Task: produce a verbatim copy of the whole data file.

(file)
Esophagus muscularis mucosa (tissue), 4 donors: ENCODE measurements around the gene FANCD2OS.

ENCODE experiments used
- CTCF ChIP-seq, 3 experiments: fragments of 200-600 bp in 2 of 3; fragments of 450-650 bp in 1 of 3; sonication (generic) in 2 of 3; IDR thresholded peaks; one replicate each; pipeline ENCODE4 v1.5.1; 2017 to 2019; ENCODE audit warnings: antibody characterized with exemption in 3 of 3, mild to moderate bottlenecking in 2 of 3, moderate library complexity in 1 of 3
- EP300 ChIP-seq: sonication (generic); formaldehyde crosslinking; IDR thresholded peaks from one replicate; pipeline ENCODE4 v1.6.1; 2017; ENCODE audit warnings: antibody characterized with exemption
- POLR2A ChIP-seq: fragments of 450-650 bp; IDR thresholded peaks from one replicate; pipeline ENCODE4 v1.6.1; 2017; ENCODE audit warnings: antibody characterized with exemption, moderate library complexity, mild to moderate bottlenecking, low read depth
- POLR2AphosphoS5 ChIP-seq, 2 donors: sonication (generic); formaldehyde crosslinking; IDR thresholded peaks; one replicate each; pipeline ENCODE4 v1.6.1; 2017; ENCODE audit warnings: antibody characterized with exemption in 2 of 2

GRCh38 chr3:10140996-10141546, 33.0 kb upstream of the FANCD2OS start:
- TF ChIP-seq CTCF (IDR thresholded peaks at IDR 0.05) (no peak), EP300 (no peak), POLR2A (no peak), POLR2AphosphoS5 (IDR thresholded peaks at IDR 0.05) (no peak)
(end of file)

Esophagus muscularis mucosa (tissue), 4 donors: ENCODE measurements around the gene FANCD2OS.

ENCODE experiments used
- CTCF ChIP-seq, 3 experiments: fragments of 200-600 bp in 2 of 3; fragments of 450-650 bp in 1 of 3; sonication (generic) in 2 of 3; IDR thresholded peaks; one replicate each; pipeline ENCODE4 v1.5.1; 2017 to 2019; ENCODE audit warnings: antibody characterized with exemption in 3 of 3, mild to moderate bottlenecking in 2 of 3, moderate library complexity in 1 of 3
- EP300 ChIP-seq: sonication (generic); formaldehyde crosslinking; IDR thresholded peaks from one replicate; pipeline ENCODE4 v1.6.1; 2017; ENCODE audit warnings: antibody characterized with exemption
- POLR2A ChIP-seq: fragments of 450-650 bp; IDR thresholded peaks from one replicate; pipeline ENCODE4 v1.6.1; 2017; ENCODE audit warnings: antibody characterized with exemption, moderate library complexity, mild to moderate bottlenecking, low read depth
- POLR2AphosphoS5 ChIP-seq, 2 donors: sonication (generic); formaldehyde crosslinking; IDR thresholded peaks; one replicate each; pipeline ENCODE4 v1.6.1; 2017; ENCODE audit warnings: antibody characterized with exemption in 2 of 2

GRCh38 chr3:10140996-10141546, 33.0 kb upstream of the FANCD2OS start:
- TF ChIP-seq CTCF (IDR thresholded peaks at IDR 0.05) (no peak), EP300 (no peak), POLR2A (no peak), POLR2AphosphoS5 (IDR thresholded peaks at IDR 0.05) (no peak)